Shaolin is a Buddhist sect, but they do not practice non-violence. This moral clarity—the idea that self-defense and the defense of others is not a sin—is what appealed to me at an early age. I had seen enough bullying in Massachusetts to know that stoicism and non-violence were not the answer to dealing with real world villains.
The Chinese people have been standing up to bullies for a long time. Shaolin lore is replete with apocryphal myths about its origins. Some are supernatural and a little crazy, like the legend of Bodhidharma boring a hole in the wall of the temple with his gaze and leaving magical scrolls of kung fu technique behind. Shifu Xingzhan taught us those legends without bias or commentary, and it was up to us to decide which of them we believed.
My preferred origin story for the Shaolin temple starts in the 16th century. Henan province was a lawless, dangerous place back then, and the Ming emperor could not be relied on to protect the monks. The Japanese wokou—pirates—raided the coastline relentlessly for more than a decade, threatening peasants and travelers alike. They slaughtered monks and pillaged monasteries with impunity, until they came to the Shaolin temple, where the monks drove them off with their long bo staffs.
Four centuries later, Shaolin monks still train as the monks of the Ming dynasty had trained.
We began at four in the morning, in the temple’s western courtyard. Abbot Xingzhan had nothing to do with training initiates in Kung Fu, but he was there before dawn, waiting for me. He took me aside as we were lining up for roll call, laid one callused, knobby old hand on my shoulder and offered the only words of encouragement I ever heard from him. “You will face many tests on the path of Shaolin,” he said, in perfect English, “but those that come later will be tests of body. Today, your spirit will be tested.” He pointed at the instructor, who was now doing a perfect split while touching his toes. “Shifu Shi De Yang thinks I was wrong to accept you. He believes you have come too late to Tóngzigōng. He believes Americans are too lazy and too weak for Shaolin. Today, you will prove him wrong, or you will return to your grandmother.”
Tóngzigōng literally means Shaolin child training. Initiates start practicing it as early as eight years old. It is a series of stretching and balancing postures meant to condition the sinews and ligaments in order to prepare the body for Shaolin’s more specialized conditioning techniques. Almost all of the Shaolin kung fu videos on youtube involving children are in fact initiates performing the eighteen postures of Tóngzigōng.
Xingzhan’s words rattled me, but I was determined—and I could not go back to living in a hovel with Lei. I grit my teeth and rejoined the other initiates
Before Tóngzigōng, we had warm-ups. Shifu Shi De Yang, the forty-four year old master of the Shaolin fighting monks, led us on a run out of through the monastery’s western gates and into its famous Pagoda Forest. The ‘forest’ of stone monuments was named a UNESCO world heritage site in 2010, and remains a draw for international tourists, but I had no time to appreciate it. The monuments were sand-colored blurs in my periphery as I sprinted to keep up with my brothers. We ran three laps around the forest, then up the thousand steps carved into the mountainside.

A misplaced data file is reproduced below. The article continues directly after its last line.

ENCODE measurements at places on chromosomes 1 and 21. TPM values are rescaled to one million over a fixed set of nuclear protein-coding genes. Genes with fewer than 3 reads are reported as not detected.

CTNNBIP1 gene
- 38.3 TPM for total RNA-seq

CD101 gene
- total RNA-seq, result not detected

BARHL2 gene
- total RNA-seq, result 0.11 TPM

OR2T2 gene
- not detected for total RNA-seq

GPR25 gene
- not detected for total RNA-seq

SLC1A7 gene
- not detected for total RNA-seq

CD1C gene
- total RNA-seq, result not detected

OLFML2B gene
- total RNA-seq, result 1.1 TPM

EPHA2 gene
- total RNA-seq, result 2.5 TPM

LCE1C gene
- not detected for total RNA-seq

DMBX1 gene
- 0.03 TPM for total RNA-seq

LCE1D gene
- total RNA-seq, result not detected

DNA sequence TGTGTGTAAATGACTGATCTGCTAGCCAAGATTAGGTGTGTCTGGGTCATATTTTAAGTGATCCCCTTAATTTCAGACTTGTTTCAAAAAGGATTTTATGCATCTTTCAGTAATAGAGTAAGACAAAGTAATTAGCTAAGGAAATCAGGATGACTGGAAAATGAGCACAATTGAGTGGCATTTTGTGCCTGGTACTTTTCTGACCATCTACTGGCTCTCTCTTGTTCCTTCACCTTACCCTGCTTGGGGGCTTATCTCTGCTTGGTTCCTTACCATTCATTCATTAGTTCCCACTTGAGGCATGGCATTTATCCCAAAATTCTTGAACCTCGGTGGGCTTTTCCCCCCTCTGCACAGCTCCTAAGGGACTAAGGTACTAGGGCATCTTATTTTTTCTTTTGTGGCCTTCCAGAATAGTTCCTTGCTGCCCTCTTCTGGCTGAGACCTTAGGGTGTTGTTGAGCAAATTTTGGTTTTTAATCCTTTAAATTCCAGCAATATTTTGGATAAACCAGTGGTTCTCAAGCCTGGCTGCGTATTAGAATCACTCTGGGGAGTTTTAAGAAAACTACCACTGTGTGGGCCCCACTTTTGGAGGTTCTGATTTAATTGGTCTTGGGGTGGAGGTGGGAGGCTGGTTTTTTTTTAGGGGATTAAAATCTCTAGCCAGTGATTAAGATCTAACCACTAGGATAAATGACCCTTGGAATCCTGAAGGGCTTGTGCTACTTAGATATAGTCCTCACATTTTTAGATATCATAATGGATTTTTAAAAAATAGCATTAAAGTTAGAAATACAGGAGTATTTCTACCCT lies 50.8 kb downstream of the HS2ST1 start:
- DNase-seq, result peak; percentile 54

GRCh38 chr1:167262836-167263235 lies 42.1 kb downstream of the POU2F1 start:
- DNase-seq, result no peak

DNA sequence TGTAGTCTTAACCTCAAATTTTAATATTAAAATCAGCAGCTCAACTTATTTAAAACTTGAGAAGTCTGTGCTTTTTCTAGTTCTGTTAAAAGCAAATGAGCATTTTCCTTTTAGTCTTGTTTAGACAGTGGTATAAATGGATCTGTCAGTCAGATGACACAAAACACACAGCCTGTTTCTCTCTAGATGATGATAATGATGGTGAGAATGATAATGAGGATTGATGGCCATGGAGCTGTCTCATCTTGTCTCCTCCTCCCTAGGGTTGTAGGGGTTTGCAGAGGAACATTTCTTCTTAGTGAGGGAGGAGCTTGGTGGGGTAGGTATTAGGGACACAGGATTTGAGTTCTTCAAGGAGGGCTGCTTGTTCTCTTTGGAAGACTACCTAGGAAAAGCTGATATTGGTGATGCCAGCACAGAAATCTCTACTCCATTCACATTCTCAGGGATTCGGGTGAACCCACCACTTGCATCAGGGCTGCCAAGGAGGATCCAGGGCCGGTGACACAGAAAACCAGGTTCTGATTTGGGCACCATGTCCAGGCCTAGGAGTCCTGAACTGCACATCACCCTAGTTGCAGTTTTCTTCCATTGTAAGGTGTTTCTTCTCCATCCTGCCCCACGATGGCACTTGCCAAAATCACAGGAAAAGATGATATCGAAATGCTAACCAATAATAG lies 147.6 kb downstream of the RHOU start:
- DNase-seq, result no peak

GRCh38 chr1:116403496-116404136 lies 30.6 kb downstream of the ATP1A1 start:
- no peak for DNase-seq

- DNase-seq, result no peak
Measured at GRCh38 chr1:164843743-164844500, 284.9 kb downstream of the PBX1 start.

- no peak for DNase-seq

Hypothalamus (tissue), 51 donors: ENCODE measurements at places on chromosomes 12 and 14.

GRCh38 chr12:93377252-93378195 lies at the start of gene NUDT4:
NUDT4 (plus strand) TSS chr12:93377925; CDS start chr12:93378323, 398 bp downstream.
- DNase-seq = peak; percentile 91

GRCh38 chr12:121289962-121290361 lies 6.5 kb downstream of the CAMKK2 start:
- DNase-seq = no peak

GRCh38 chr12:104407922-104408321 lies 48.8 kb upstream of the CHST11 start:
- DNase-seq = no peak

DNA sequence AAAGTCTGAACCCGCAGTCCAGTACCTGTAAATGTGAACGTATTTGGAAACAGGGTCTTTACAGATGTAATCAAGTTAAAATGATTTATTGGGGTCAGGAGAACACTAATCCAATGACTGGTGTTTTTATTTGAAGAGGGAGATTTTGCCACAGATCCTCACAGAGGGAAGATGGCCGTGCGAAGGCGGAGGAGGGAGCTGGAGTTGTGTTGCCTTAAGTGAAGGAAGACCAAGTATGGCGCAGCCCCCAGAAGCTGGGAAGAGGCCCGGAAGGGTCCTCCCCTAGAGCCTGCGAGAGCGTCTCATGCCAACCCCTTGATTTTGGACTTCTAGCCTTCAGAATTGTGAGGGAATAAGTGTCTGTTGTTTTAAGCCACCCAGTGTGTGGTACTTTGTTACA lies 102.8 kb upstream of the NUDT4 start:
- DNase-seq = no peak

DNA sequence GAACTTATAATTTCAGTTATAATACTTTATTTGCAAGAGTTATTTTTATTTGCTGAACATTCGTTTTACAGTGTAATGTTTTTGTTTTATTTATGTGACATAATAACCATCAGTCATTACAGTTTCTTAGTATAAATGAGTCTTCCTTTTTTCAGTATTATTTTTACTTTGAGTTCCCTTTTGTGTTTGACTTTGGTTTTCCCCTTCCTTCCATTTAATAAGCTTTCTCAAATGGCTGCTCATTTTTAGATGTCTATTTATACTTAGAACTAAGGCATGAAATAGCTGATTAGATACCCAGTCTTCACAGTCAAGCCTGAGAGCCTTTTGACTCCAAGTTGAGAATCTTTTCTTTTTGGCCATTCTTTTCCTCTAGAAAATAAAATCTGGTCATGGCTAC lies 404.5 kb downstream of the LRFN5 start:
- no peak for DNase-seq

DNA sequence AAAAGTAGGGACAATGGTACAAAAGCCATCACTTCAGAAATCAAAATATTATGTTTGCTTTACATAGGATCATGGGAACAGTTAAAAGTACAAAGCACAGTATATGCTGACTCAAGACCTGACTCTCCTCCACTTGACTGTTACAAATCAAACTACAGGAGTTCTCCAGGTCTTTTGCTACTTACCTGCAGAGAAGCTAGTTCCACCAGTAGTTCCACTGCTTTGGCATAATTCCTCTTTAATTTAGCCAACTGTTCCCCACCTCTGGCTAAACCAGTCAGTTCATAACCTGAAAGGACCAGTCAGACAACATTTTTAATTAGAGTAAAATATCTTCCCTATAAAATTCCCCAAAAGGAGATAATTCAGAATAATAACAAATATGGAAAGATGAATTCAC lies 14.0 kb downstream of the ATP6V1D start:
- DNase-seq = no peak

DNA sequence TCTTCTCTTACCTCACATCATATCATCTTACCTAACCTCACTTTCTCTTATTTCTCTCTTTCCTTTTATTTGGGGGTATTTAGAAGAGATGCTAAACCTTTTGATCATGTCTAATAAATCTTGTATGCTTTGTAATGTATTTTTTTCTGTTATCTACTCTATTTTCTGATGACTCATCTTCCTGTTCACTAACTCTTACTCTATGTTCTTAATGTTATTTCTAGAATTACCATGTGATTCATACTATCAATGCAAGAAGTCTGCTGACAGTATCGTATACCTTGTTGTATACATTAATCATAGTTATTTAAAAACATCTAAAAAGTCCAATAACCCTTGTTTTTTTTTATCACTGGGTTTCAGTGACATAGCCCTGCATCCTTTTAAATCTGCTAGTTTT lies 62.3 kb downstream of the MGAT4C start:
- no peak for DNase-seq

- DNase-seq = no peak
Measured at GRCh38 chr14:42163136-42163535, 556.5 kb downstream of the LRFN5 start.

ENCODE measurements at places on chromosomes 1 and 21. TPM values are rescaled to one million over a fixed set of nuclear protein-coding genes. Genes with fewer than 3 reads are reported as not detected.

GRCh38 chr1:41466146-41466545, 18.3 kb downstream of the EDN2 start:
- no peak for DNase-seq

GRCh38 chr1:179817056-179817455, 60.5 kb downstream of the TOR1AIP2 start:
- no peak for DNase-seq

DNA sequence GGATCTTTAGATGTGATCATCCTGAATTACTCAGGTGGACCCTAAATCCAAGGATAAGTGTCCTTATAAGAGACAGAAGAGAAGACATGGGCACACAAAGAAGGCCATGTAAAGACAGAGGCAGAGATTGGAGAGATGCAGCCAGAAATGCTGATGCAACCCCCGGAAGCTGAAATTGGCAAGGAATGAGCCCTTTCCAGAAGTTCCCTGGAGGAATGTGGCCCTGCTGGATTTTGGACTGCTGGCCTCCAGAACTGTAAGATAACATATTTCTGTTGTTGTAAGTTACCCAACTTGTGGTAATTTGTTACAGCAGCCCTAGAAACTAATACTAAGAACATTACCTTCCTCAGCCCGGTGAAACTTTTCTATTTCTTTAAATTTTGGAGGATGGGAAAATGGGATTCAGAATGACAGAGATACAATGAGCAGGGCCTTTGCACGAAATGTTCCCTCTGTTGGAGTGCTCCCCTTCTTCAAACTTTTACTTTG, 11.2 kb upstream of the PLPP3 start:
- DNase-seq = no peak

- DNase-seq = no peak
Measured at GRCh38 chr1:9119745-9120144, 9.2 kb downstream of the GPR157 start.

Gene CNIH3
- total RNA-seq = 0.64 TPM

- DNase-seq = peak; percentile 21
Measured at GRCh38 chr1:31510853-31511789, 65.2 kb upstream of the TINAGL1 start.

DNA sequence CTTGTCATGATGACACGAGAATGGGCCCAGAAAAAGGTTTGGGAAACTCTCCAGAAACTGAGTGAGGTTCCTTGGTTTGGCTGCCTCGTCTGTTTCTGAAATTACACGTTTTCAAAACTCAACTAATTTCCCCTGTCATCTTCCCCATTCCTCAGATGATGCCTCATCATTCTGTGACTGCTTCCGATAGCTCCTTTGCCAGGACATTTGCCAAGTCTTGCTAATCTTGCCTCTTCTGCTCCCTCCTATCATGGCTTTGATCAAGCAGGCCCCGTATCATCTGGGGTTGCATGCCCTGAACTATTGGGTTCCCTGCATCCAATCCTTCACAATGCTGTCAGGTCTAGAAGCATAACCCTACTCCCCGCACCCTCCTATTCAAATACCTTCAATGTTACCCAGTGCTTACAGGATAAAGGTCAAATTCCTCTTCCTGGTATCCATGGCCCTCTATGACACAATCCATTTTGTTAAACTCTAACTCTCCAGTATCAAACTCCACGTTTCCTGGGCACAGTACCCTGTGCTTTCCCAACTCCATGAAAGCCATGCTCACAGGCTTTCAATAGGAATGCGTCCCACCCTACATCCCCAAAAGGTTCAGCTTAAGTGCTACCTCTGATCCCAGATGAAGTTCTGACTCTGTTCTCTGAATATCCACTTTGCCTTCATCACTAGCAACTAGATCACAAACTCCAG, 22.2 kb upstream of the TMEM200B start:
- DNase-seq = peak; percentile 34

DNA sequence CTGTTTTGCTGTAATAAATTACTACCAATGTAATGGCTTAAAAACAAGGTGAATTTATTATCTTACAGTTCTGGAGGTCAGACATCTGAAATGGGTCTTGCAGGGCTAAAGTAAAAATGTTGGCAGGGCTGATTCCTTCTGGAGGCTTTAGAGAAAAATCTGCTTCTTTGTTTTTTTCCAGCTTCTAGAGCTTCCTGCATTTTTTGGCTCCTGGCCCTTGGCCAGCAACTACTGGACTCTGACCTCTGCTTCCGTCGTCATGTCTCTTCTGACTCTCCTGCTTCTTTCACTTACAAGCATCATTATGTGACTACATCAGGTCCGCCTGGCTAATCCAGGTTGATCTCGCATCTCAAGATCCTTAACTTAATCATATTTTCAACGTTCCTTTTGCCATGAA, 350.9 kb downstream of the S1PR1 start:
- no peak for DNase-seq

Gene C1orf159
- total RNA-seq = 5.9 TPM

I reached the top last, panting, with stitches in my side and a mouth full of acid. I could barely see the other initiates through my dimmed, bloodless vision.
“Fǔwòchēng!” Shifu Shi De Yang’s voice buzzed in my ears. Push-ups. We dropped belly-first to the ground, like big blobs of jelly. It felt like an eternity before I could find the strength to push myself up. The other initiates had already finished their 100 by the time I started; Shifu De Yang ordered them to sit and watch me while I finished mine. The attention was excruciating, like acid on bare skin; the longer their eyes stayed on me, the more my shame burned. When I was finished, we made our way back down the mountain. I cried the whole way.
That was just the warm-up. It was time for Tóngzigōng.
My first split nearly killed me. A furious agony burned its way up my legs and through my groin, leaving a sick feeling in my stomach as it passed up into my lungs and transformed into a colorful string of English swear words. Thankfully, Shifu did not speak English.
My whole body felt like it was on fire, but I held the posture. Abbot Xingzhan’s words were still fresh in my mind. I glared at Shifu Shi De Yang through tear-filled eyes, and he glared back at me, just daring me to surrender.
The quiet drama that had been playing out all morning had come to its climax. All eyes were on me, the white, illiterate newcomer who could barely keep up with the group. I was weeping openly, ashamed of my weakness, expecting them to mock me for it. Instead, they rose and gathered around me, like a shield against Shifu De Yang’s scorn. I felt hands on my shoulders, steadying me, and more on my thighs, helping me hold the pose.
“Stay strong, brother,” they chanted in Mandarin. “Stay strong.”
I held on. Just before I reached what I was certain was my limit, Shifu said, “That’s enough.”
My brothers draped my arms over their shoulders and helped me stand. I didn’t walk again for days.
I hated Shifu De Yang for years for his cruelty in those first weeks of training. Years later, I learned that he watched me so closely because he was afraid I might hurt myself. He had wanted me to succeed as much as Abbot Xingzhan. His antagonism? Just a role he played to help motivate me.